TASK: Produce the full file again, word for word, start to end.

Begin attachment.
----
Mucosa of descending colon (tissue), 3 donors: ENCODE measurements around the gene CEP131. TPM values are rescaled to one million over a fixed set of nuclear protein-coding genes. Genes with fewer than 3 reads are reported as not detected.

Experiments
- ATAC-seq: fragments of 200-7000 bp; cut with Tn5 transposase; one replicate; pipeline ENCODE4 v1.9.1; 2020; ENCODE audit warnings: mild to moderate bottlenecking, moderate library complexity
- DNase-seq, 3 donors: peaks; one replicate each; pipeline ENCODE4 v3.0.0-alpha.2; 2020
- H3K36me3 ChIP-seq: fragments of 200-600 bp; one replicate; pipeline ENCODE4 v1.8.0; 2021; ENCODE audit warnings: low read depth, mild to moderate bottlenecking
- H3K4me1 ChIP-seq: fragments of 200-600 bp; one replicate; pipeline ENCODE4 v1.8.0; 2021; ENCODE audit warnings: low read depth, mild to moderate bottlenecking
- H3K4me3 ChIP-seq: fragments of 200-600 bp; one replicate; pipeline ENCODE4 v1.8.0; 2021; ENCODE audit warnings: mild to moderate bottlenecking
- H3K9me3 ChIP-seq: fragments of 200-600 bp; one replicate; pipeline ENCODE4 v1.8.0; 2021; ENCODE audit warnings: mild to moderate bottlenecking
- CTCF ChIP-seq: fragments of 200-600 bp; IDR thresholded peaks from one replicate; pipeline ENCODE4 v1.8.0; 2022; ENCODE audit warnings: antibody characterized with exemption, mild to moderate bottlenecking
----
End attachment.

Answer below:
Mucosa of descending colon (tissue), 3 donors: ENCODE measurements around the gene CEP131. TPM values are rescaled to one million over a fixed set of nuclear protein-coding genes. Genes with fewer than 3 reads are reported as not detected.

Experiments
- ATAC-seq: fragments of 200-7000 bp; cut with Tn5 transposase; one replicate; pipeline ENCODE4 v1.9.1; 2020; ENCODE audit warnings: mild to moderate bottlenecking, moderate library complexity
- DNase-seq, 3 donors: peaks; one replicate each; pipeline ENCODE4 v3.0.0-alpha.2; 2020
- H3K36me3 ChIP-seq: fragments of 200-600 bp; one replicate; pipeline ENCODE4 v1.8.0; 2021; ENCODE audit warnings: low read depth, mild to moderate bottlenecking
- H3K4me1 ChIP-seq: fragments of 200-600 bp; one replicate; pipeline ENCODE4 v1.8.0; 2021; ENCODE audit warnings: low read depth, mild to moderate bottlenecking
- H3K4me3 ChIP-seq: fragments of 200-600 bp; one replicate; pipeline ENCODE4 v1.8.0; 2021; ENCODE audit warnings: mild to moderate bottlenecking
- H3K9me3 ChIP-seq: fragments of 200-600 bp; one replicate; pipeline ENCODE4 v1.8.0; 2021; ENCODE audit warnings: mild to moderate bottlenecking
- CTCF ChIP-seq: fragments of 200-600 bp; IDR thresholded peaks from one replicate; pipeline ENCODE4 v1.8.0; 2022; ENCODE audit warnings: antibody characterized with exemption, mild to moderate bottlenecking